Leo Tolstoy once said, “All great literature is one of two stories; a man goes on a journey or a stranger comes to town.” Anytime a traveler embarks on an adventure, they return home not only with memories of where they went, but with stories of being changed by their experiences. In no other vertical is the possibility for rich and engaging storytelling more prevalent than in travel.
Stunning locations, thrilling encounters, and provocative anecdotes provide more than enough content fodder for travel brands to appeal to those thirsty for adventure. And if Google’s report on travel video content is any indicator, brands who are including elements of storytelling in their marketing strategies are leaving their competitors in the dust.
We already know that travelers begin fantasizing about future destinations far before they begin the process of booking. With the rise of mobile, modern daydreaming looks much less like staring out of a window, and more like staring at a screen. Rather than letting their minds wander to far off places, many consumers instead elect to get lost in video, social media, or photos. As a matter of fact, Google is reporting that travel related content views are up 118% YoY and 67% of those views are on branded or professionally done videos.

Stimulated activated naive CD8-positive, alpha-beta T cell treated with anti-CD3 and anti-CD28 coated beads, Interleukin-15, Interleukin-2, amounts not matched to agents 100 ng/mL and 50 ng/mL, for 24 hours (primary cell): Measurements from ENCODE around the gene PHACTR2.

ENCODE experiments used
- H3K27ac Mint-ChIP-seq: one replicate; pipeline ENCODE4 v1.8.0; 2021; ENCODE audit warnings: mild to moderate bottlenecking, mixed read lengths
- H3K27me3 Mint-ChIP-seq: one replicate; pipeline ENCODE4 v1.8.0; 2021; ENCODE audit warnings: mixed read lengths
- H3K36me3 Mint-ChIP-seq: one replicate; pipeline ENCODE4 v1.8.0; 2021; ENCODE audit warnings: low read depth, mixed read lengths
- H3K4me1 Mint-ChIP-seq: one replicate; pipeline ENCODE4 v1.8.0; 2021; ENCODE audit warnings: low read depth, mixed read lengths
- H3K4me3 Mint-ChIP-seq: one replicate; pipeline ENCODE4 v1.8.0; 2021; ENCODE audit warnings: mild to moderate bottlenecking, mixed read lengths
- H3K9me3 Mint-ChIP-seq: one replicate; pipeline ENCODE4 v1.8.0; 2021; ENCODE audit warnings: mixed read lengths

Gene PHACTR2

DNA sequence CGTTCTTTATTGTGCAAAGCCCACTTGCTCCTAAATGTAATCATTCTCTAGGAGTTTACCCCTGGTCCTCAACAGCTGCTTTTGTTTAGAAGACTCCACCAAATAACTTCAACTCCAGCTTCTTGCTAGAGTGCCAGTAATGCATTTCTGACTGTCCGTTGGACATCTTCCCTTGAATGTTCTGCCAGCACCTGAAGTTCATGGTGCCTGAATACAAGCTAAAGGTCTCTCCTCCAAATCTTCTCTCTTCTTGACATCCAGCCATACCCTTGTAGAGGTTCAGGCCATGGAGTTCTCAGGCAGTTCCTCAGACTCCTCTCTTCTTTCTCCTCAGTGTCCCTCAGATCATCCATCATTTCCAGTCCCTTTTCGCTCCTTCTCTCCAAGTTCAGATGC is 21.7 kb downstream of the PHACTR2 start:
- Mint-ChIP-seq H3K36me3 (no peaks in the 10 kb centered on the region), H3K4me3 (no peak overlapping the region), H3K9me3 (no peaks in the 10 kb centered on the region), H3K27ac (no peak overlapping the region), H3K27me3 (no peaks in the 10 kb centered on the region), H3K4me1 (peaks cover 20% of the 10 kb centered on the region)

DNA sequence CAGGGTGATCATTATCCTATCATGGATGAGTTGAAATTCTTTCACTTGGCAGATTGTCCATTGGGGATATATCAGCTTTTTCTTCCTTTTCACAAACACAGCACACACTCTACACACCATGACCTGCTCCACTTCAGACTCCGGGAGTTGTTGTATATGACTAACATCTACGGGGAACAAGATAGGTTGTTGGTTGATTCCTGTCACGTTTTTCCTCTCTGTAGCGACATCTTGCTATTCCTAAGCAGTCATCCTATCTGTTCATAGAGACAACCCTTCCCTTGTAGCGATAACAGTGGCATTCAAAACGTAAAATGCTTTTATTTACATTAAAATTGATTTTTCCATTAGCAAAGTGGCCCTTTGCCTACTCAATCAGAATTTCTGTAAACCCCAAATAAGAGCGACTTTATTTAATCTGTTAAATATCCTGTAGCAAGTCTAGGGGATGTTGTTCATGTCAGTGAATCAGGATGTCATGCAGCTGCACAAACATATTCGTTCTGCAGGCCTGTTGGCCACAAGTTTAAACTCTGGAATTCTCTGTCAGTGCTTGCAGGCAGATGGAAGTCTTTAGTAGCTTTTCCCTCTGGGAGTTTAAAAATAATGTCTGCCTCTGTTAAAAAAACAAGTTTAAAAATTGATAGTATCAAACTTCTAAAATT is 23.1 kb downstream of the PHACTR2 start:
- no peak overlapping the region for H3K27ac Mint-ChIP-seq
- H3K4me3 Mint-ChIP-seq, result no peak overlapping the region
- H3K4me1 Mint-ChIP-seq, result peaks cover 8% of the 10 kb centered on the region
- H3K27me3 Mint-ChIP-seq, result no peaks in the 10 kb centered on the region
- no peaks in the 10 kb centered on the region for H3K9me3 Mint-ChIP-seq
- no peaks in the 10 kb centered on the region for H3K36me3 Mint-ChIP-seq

These trends mark the beginning of a sea change likely to gather enough strength to become a travel content tsunami that will float successful storytellers to success while drowning others. With more than one billion people watching over six billion hours of video per month, travelers are clearly craving visual content that explores destinations, hotels, food, and activities: a change likely driven by device addicted, tech savvy Millennials.
Brands who are proactive in staying on top of their content strategies will reap the rewards of consumer engagement, traffic, and ultimately an elevated awareness and reputation. Those who are willing to go a step further by reaching out to and partnering with influencers with travel vlogs, can also expect to find themselves receiving 4x more social engagement than other types of travel video content on YouTube.
However, that is not to say that travel and hospitality brands aren’t capable of generating buzz themselves. The last few years have given us plenty examples of branded videos going viral, WestJet’s Christmas campaign and Virgin Atlantic’s safety video to name a view. With views of branded videos up 394% YoY, hospitality brands with unique selling points, interesting visuals, and unusual offerings must find a way to capture it all on film. The W Maldives even takes the travel video content marketing a step further by producing an artistic film following the lives of two women visiting the hotel.
Travelers want to be transported, and that same feeling holds true even before they pack their bags. Brands who can figure out how to honestly and authentically tell their own stories in a way that makes it less about the brand and more about the traveler are set to see their engagement rates and revenue soar.